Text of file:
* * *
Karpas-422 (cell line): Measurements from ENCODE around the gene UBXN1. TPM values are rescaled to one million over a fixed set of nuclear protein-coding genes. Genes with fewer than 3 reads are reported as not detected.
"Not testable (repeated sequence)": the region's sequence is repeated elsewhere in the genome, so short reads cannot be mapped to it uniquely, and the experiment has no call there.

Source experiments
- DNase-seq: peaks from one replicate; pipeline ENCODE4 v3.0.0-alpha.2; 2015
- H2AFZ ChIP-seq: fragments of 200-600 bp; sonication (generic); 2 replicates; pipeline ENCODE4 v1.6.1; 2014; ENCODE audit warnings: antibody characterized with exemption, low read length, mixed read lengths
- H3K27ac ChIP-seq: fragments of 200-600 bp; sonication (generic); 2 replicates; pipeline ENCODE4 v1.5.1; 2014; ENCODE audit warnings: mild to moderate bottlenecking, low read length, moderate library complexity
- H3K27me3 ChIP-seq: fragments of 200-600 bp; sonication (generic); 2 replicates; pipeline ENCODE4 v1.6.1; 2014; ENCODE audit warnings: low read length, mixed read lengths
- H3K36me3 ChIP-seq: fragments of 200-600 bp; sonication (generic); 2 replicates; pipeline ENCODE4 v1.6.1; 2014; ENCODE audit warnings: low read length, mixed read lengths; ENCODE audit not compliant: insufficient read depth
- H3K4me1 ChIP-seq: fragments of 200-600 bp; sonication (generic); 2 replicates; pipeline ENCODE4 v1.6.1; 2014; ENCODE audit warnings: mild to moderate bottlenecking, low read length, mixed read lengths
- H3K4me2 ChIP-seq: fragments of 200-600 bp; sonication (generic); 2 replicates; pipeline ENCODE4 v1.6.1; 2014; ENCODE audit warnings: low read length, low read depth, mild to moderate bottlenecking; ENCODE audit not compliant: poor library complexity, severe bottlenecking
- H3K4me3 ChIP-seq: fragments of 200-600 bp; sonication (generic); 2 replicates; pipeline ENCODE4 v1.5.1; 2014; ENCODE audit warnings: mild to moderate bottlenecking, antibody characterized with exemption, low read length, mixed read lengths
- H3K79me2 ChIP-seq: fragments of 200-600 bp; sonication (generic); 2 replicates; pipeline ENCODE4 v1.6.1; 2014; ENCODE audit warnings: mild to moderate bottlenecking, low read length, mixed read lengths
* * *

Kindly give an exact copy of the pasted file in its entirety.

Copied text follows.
Karpas-422 (cell line): Measurements from ENCODE around the gene UBXN1. TPM values are rescaled to one million over a fixed set of nuclear protein-coding genes. Genes with fewer than 3 reads are reported as not detected.
"Not testable (repeated sequence)": the region's sequence is repeated elsewhere in the genome, so short reads cannot be mapped to it uniquely, and the experiment has no call there.

Source experiments
- DNase-seq: peaks from one replicate; pipeline ENCODE4 v3.0.0-alpha.2; 2015
- H2AFZ ChIP-seq: fragments of 200-600 bp; sonication (generic); 2 replicates; pipeline ENCODE4 v1.6.1; 2014; ENCODE audit warnings: antibody characterized with exemption, low read length, mixed read lengths
- H3K27ac ChIP-seq: fragments of 200-600 bp; sonication (generic); 2 replicates; pipeline ENCODE4 v1.5.1; 2014; ENCODE audit warnings: mild to moderate bottlenecking, low read length, moderate library complexity
- H3K27me3 ChIP-seq: fragments of 200-600 bp; sonication (generic); 2 replicates; pipeline ENCODE4 v1.6.1; 2014; ENCODE audit warnings: low read length, mixed read lengths
- H3K36me3 ChIP-seq: fragments of 200-600 bp; sonication (generic); 2 replicates; pipeline ENCODE4 v1.6.1; 2014; ENCODE audit warnings: low read length, mixed read lengths; ENCODE audit not compliant: insufficient read depth
- H3K4me1 ChIP-seq: fragments of 200-600 bp; sonication (generic); 2 replicates; pipeline ENCODE4 v1.6.1; 2014; ENCODE audit warnings: mild to moderate bottlenecking, low read length, mixed read lengths
- H3K4me2 ChIP-seq: fragments of 200-600 bp; sonication (generic); 2 replicates; pipeline ENCODE4 v1.6.1; 2014; ENCODE audit warnings: low read length, low read depth, mild to moderate bottlenecking; ENCODE audit not compliant: poor library complexity, severe bottlenecking
- H3K4me3 ChIP-seq: fragments of 200-600 bp; sonication (generic); 2 replicates; pipeline ENCODE4 v1.5.1; 2014; ENCODE audit warnings: mild to moderate bottlenecking, antibody characterized with exemption, low read length, mixed read lengths
- H3K79me2 ChIP-seq: fragments of 200-600 bp; sonication (generic); 2 replicates; pipeline ENCODE4 v1.6.1; 2014; ENCODE audit warnings: mild to moderate bottlenecking, low read length, mixed read lengths